Not nearly enough. When we survey business owners about what skills would most help them grow their business, storytelling finishes dead last. Yet my seminars on business storytelling, where I ask business owners to articulate why they started their business, consistently rank the highest of everything I teach.
What are some examples of effective business storytelling?
We've worked closely with more than 300 business owners to identify their deeper mission and higher purpose, the 'something bigger' that they're striving to achieve. We call this their Brand Promise, and that promise needs to be present in every communication with a client, prospect or staffer. One of the business owners we work with custom-prints paper cups, and his Brand Promise is to create unforgettable social gatherings.
Why was this the right time to launch a training academy for business owners?
The model for learning in the 20th century was you go to school for two or three decades and then you work the rest of your life. The model for learning in the 21st century is this constant cycle of learning new skills and applying them immediately in the workplace. The learning never stops because the technology constantly changes.
How do you use gamification and improvisation in your classes?
We hold contests and give away prizes to motivate people to learn and to make lessons stick. As for the influence of improv, which I've done the last 10 years, the best teaching happens when you listen and react to what the students are saying to personalize the learning experience. And it also helps to be funny.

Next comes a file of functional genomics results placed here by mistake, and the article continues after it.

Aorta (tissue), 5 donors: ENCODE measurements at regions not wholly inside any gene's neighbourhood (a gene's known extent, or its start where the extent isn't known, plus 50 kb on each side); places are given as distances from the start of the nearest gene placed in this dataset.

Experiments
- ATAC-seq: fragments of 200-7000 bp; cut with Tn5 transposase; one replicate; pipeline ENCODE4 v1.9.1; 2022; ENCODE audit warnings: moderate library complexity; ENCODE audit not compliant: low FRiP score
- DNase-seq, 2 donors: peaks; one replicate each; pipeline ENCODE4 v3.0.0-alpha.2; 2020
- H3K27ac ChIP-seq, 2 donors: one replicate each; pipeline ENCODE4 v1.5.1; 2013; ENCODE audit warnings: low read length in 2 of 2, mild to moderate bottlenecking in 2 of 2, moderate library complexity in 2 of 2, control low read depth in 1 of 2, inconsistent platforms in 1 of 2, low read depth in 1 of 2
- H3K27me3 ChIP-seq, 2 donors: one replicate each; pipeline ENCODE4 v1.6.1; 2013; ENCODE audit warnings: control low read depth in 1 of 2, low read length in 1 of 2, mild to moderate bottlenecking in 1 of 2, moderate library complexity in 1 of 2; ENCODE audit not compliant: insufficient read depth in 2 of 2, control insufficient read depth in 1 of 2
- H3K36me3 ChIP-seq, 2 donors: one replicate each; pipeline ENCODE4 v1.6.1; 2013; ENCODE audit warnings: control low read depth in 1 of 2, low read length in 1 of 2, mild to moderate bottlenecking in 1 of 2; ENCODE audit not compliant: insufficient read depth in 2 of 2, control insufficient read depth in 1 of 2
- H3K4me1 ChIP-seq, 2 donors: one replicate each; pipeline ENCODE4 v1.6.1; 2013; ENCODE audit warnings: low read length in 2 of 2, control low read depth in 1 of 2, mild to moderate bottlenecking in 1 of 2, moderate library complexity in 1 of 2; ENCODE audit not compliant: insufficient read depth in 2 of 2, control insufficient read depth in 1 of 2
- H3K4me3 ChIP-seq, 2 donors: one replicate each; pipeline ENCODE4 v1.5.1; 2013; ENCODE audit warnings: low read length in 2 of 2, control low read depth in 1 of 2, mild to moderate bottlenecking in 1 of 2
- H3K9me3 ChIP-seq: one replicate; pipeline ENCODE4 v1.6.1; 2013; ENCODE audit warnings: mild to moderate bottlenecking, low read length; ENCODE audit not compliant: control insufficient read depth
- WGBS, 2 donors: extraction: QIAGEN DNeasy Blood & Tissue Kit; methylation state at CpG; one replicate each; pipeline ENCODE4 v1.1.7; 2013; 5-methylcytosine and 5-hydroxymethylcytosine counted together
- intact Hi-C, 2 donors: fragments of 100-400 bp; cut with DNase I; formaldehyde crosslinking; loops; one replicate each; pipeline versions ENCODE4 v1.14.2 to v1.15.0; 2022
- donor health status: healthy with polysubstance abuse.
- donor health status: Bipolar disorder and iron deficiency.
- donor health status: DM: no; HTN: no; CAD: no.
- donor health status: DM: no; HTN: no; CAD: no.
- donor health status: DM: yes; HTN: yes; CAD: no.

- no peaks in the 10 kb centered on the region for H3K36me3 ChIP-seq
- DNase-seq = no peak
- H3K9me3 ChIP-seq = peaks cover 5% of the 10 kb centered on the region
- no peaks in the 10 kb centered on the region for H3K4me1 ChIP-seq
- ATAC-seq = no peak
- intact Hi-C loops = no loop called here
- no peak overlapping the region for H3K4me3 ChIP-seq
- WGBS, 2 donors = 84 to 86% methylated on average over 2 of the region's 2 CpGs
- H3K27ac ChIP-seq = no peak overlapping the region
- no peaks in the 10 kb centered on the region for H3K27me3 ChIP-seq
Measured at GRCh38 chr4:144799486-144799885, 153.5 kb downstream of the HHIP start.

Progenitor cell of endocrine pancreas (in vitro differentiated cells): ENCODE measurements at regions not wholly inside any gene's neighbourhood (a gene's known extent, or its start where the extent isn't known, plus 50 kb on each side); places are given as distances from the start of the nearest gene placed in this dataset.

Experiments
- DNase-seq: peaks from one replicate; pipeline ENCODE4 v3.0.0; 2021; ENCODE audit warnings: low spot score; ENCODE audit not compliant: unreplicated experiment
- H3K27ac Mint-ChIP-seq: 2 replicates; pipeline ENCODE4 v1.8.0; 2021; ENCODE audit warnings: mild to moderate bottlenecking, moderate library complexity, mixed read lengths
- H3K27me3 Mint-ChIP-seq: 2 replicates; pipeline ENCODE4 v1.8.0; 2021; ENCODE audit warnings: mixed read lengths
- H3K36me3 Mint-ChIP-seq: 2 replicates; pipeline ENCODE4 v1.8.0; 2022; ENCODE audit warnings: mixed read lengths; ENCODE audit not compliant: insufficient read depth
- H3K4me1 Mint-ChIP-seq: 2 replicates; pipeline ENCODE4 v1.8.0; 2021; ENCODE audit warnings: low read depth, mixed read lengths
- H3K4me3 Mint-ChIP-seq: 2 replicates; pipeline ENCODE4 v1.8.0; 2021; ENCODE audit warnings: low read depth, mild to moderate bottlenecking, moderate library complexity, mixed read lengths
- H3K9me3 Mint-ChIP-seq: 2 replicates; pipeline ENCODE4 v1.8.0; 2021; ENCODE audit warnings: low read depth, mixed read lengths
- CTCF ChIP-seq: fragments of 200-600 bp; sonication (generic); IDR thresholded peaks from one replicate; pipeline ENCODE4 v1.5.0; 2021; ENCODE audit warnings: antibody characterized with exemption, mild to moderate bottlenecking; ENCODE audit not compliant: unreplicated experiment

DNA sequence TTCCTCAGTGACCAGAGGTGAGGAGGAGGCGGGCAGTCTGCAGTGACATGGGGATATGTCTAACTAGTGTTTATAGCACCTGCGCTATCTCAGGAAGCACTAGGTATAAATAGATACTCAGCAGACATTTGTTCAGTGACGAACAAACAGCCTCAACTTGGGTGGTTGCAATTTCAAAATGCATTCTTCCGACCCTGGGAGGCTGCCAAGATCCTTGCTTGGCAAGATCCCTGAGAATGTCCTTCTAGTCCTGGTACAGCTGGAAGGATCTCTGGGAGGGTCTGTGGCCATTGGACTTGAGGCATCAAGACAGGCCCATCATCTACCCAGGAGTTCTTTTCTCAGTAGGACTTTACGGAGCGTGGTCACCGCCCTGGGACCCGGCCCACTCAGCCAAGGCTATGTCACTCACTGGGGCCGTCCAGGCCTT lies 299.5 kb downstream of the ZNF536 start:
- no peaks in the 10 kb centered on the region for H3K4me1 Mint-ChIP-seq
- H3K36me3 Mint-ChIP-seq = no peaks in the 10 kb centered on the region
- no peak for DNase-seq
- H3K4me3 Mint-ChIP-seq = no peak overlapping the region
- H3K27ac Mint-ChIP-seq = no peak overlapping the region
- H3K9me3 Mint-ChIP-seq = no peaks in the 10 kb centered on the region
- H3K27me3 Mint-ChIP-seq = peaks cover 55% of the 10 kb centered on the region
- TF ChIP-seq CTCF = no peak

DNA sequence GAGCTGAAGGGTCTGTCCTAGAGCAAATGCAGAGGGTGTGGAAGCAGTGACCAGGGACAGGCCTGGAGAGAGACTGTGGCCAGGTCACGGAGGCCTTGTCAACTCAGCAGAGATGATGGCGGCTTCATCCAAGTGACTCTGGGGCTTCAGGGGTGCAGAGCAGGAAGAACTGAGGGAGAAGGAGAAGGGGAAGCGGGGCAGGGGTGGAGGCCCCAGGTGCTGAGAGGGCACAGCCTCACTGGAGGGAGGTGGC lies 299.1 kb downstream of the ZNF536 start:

How are you applying what you learned at NPR to BizHack Academy?
Broadcast journalism is about taking complex topics and breaking them down into bite-sized chunks of information that can be digested easily. I try to do that with my teaching now.
You have a strong background with the Hispanic community. What tips do you have for publishers trying to reach that market?
How do you speak to Hispanic consumers? They are extremely family-oriented. It's deep seated in the culture. When you market to or communicate with a Latino audience, you should always remember that. You'll find many homes that are multi-generational. Of course, it's not exclusive to that community. Whatever the audience, you need to get to know them, learn what their needs are in ways that are meaningful.
What's your biggest surprise so far as a business owner?
How it has brought together so many strands of my previous life: storytelling, broadcast, gamification, coaching, even improv. I find that really appealing. But what's been most satisfying is learning the amazing stories of resilience and determination embodied by the business people who go through our courses. The kind of person that's willing to sacrifice one night a week to learn hard-but-important skills is my kind of person. Helping entrepreneurs achieve their dreams is the honor of a lifetime.
Sounds like this has always been in your blood?
Actually, I do come from a long line of educators. My father's father, Satur Grech, was a famous soccer coach in La Liga in Spain. Coaching and teaching is my family business. Starting BizHack was kind of a homecoming.